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A garden symbolising racial and climate injustice is coming to the Chelsea Flower Show

It’s inspired by the story of Notting Hill’s Mangrove Nine

Written by
Alim Kheraj

Each year, the RHS Chelsea Flower Show sees garden lovers flock to SW3 to get their annual fix of horticultural goodness. There’s always much chatter about the most spectacular floral displays, but one of the gardens at this year’s show has been designed to spark debate of a different kind: about racial and climate injustice. 

Titled Hands Off Mangrove by Grow2Know, the garden is inspired by the story of the Mangrove Nine, a group of activists who were arrested and persecuted by the police in 1970 following raids on the historic Mangrove restaurant in Notting Hill. The subsequent trial saw all nine defendants acquitted, with the judge describing ‘evidence of racial hatred’ in the Metropolitan Police. Steve McQueen made a film about it, ‘Mangrove’, which was part of his ‘Small Axe’ anthology series that screened on the BBC in 2020. 

Another inspiration for the garden is the deforestation of mangroves around the world. In its centre will be a four-metre-tall sculpture with nine bare roots, each recognising a Mangrove Nine defendant, surrounded by various lush species, including edible plants like beetroot, peppers, rocket and tomatoes. The crushed concrete path that runs through the garden represents the challenges and threats of racism, poverty and violence in 1970s Notting Hill and today.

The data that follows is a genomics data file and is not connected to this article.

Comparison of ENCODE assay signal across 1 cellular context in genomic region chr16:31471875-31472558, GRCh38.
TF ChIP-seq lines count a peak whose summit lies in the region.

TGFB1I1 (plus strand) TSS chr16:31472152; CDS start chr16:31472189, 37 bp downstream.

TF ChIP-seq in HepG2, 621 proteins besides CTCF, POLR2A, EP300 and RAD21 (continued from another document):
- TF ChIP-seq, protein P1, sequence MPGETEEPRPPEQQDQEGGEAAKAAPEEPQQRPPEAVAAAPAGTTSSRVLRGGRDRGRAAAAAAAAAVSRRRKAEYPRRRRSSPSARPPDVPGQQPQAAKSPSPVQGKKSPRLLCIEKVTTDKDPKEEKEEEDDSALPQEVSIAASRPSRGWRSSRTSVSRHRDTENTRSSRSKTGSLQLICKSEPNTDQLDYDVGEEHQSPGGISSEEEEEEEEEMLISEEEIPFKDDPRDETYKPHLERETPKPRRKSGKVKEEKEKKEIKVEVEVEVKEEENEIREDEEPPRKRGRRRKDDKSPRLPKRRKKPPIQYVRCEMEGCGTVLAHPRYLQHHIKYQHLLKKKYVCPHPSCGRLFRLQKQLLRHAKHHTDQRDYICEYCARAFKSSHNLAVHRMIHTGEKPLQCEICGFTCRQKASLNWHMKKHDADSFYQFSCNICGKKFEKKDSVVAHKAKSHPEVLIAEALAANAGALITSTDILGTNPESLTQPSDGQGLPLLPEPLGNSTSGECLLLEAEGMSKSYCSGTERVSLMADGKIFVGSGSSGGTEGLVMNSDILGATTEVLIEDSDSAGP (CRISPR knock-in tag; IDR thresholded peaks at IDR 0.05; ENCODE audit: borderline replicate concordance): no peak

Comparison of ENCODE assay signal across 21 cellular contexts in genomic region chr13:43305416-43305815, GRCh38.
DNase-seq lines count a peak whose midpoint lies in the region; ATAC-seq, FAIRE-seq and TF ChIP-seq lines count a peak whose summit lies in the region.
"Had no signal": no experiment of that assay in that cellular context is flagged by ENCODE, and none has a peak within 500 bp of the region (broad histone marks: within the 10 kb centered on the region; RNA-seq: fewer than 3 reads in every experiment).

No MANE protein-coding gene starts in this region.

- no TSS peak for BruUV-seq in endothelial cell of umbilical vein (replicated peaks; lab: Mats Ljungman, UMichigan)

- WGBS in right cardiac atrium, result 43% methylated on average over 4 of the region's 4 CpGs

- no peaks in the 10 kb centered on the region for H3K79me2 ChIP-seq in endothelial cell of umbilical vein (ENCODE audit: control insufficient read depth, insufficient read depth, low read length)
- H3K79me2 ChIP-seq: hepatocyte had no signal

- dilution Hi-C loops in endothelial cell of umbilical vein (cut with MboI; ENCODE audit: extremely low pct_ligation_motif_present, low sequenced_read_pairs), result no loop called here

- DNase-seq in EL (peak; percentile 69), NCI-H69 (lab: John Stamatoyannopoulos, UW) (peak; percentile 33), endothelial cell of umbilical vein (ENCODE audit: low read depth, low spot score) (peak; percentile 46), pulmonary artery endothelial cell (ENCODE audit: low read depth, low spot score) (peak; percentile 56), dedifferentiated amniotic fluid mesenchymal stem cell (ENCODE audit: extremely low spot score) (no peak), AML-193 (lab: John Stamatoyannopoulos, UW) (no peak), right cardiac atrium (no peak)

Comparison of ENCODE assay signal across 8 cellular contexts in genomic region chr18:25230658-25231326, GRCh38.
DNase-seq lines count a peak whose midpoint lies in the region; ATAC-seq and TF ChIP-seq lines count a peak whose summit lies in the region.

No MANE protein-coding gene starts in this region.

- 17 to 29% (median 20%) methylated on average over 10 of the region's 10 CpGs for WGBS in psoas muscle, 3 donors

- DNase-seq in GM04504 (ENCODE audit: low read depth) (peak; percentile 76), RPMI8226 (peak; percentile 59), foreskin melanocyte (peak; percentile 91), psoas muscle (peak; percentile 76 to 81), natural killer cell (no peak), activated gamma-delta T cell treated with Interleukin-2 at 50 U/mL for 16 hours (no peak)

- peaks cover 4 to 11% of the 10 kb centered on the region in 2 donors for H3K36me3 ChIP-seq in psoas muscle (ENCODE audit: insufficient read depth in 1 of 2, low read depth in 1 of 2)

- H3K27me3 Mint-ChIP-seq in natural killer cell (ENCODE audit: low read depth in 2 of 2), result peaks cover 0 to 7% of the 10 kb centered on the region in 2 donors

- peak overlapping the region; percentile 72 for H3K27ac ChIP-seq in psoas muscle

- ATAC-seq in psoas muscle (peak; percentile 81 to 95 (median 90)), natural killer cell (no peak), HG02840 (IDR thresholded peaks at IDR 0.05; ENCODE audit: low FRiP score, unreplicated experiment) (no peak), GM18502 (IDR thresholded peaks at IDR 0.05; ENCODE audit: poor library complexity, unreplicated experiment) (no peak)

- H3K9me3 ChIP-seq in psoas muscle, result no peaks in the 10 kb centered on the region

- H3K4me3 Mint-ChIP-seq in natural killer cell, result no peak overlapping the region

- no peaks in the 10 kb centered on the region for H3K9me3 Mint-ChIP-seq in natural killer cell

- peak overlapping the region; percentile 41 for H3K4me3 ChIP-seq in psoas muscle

The garden has been created by Grow2Know, a non-profit organisation started after the Grenfell Tower fire that aims to demonstrate the healing and unifying power of gardening. Speaking about the installation, Tayshan Hayden-Smith, founder of Grow2Know, said, ‘Our presence at the RHS Chelsea Flower Show is a monumental opportunity to promote non-profitable, grassroots community gardening. Touching on topics that hit home hard, Hands Off Mangrove by Grow2Know will celebrate the culturally rich and diverse community of North Kensington, as well as demonstrating that gardening has the capacity to heal and unify irrespective of culture, race, ethnicity, religion or age. As a young man born and raised in North Kensington, I’m keen to explore and embrace my roots both culturally and historically, inspiring stories and celebrating pivotal milestones in my community.’

When the Chelsea Flower Show is over, the garden will be relocated to a community space in North Kensington, close to the site of the original Mangrove restaurant.

Hands off Mangrove by Grow2Know will be presented at the RHS Chelsea Flower Show from May 24-28. Tickets are on sale now

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